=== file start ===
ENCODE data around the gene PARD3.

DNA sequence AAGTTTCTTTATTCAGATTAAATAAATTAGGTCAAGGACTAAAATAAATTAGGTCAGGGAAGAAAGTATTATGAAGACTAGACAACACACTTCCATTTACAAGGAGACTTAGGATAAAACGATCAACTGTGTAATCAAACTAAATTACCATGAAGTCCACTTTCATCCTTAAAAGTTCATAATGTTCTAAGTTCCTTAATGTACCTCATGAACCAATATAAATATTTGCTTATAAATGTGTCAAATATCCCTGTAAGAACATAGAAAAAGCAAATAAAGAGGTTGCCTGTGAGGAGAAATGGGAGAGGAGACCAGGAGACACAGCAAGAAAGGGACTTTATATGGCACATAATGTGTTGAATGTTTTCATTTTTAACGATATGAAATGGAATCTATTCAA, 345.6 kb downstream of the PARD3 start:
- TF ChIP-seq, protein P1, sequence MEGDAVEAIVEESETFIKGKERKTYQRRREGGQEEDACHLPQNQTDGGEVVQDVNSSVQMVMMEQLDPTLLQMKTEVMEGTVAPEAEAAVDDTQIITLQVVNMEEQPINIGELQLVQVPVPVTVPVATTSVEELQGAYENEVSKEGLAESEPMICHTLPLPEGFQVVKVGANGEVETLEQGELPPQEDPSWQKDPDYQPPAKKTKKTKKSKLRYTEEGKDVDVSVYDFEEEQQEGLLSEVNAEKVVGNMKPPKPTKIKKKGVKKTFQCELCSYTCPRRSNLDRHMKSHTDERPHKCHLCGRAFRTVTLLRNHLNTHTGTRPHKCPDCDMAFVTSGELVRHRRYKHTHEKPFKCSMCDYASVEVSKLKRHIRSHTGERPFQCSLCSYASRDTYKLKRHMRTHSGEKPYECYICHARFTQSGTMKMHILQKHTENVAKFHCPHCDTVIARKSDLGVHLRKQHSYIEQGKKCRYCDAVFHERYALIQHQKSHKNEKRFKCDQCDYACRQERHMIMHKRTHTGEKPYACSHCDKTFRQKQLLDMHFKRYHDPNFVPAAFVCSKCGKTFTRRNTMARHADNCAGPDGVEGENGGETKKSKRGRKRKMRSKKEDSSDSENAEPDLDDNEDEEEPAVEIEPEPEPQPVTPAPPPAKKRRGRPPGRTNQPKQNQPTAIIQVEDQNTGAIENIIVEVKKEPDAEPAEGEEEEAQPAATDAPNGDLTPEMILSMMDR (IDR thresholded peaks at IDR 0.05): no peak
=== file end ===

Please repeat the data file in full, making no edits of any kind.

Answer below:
ENCODE data around the gene PARD3.

DNA sequence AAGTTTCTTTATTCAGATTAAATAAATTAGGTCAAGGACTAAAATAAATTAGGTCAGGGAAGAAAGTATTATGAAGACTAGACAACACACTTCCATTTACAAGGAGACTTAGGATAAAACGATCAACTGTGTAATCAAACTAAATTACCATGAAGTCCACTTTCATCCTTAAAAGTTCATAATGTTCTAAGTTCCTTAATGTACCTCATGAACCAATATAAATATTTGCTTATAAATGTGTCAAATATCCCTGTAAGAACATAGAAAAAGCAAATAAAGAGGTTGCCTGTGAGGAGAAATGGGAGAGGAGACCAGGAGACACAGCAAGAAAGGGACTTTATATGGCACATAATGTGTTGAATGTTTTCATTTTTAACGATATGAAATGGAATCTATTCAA, 345.6 kb downstream of the PARD3 start:
- TF ChIP-seq, protein P1, sequence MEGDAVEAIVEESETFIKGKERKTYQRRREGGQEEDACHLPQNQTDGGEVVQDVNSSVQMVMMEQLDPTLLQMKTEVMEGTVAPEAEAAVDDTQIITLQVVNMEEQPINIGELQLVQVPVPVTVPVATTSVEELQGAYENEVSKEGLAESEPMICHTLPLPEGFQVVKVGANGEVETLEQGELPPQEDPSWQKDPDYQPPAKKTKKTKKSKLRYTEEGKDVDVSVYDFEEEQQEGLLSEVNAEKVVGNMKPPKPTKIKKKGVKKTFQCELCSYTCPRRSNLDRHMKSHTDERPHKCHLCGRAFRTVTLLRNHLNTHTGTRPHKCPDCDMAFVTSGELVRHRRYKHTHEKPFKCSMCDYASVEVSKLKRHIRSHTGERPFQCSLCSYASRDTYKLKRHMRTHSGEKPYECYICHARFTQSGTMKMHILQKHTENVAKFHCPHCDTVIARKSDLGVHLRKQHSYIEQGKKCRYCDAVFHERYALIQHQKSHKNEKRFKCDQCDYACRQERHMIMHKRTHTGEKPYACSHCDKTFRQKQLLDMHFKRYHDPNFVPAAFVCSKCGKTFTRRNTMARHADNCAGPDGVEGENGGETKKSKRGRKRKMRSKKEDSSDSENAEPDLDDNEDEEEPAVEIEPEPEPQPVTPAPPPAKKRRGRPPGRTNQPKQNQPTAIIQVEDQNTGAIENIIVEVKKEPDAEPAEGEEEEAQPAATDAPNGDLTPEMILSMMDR (IDR thresholded peaks at IDR 0.05): no peak